Little-known facts about The Golden Girls

The Golden Girls is one of the most iconic shows in American television history. It was nominated for dozens of awards and won more than a few on top of entering top lists of the best and most beloved shows of all-time. Everyone involved in the production of the series deserves all the credit for their work, but in the forefront, four ladies were the face of this incredibly memorable sitcom.

The four starring women were Bea Arthur, Betty White, Rue McClanahan, and Estelle Getty. They portrayed widowed or divorced women from different parts of the country, and alongside their different mentalities and acting histories, it resulted in lots of well-crafted and humorous moments. The show was revolutionary for the time because it had single women in the later part of their lives openly talking about anything from getting older to their romantic and intimate relationships to their love of cheesecake. The show hit home for many and had an avid fan base, with a great deal of them journeying far and wide to see the live tapings.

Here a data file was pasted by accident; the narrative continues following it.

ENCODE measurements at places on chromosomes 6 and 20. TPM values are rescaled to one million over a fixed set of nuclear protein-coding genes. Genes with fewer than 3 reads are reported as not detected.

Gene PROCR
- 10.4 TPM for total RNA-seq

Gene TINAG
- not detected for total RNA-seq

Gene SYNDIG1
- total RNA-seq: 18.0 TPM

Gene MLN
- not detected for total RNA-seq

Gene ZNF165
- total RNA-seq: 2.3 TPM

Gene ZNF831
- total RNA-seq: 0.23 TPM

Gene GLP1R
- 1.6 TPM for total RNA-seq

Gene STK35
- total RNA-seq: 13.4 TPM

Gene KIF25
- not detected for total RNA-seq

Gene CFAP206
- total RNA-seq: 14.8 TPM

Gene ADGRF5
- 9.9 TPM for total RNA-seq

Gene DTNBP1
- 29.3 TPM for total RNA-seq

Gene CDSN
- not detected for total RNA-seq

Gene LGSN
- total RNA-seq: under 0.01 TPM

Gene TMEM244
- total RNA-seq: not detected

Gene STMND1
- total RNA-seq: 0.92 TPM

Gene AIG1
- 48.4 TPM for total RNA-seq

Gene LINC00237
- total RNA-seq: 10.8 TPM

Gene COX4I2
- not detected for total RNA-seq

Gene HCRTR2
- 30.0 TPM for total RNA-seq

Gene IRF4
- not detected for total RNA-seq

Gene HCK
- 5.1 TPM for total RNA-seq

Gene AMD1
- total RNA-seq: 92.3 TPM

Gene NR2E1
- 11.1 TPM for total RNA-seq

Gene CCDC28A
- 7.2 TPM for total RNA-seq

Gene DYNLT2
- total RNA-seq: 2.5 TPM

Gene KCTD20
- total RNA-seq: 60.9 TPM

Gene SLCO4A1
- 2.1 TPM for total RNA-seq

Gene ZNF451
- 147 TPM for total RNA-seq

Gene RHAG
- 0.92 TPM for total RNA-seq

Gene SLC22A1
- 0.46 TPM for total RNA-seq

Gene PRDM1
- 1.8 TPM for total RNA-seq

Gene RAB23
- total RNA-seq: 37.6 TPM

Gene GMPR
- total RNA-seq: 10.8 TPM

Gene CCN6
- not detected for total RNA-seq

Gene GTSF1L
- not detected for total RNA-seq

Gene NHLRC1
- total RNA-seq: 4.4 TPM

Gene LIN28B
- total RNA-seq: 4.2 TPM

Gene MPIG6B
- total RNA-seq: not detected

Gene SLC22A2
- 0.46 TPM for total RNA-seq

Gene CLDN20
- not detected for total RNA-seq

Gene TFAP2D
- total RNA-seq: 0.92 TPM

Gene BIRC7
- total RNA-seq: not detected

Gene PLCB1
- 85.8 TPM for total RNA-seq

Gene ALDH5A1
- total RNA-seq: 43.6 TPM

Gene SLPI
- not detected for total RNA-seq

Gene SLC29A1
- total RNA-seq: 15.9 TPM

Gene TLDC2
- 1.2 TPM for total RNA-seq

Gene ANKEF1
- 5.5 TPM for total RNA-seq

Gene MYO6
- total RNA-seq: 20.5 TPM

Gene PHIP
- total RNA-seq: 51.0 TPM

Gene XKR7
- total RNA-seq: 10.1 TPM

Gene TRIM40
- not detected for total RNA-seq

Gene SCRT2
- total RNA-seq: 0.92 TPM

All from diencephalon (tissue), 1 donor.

As such, although the show featured lovingly warm relationships at its core, it’s surprising to learn that the stars of the show for the most part did not get along. In addition to generally tense communications between the co-stars, the women had a few idiosyncrasies that created some truly odd occurrences on set. But being the professionals they were, the various issues the women had didn’t affect the quality of the series. Regrettably, though, the women’s infighting, on top of clashes with the writing staff, led to the show’s cancellation after a seven-season run.

The success of the show made it into a cult classic that’s still being recognized decades later. Its favorable status spawned a franchise of many creative works such as spin-offs, local adaptations, and a slew of whimsical fan projects. Through these homages and the original show’s groundbreaking themes, The Golden Girls remains in fans’ collective memory as a truly timeless piece of television magic. The show has withstood the test of time, and its influence is seen today in the works of writers who came later, who put women of all creeds and ages at the forefront of their work, writing them as fully formed, compassionate and hilarious human beings.
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Though Estelle Getty played Sophia, Dorothy’s mother and the oldest character on the show, she was actually younger than her on-screen daughter. Kudos to the make-up department for making her appear as the mother of Bea Arthur, who was her three months senior. However, Rue McClanahan is the youngest Golden Girl main actress. In addition, and despite being the oldest, Betty White outlived all of her co-stars, and remains a comedy figure many adore from this show and later production.

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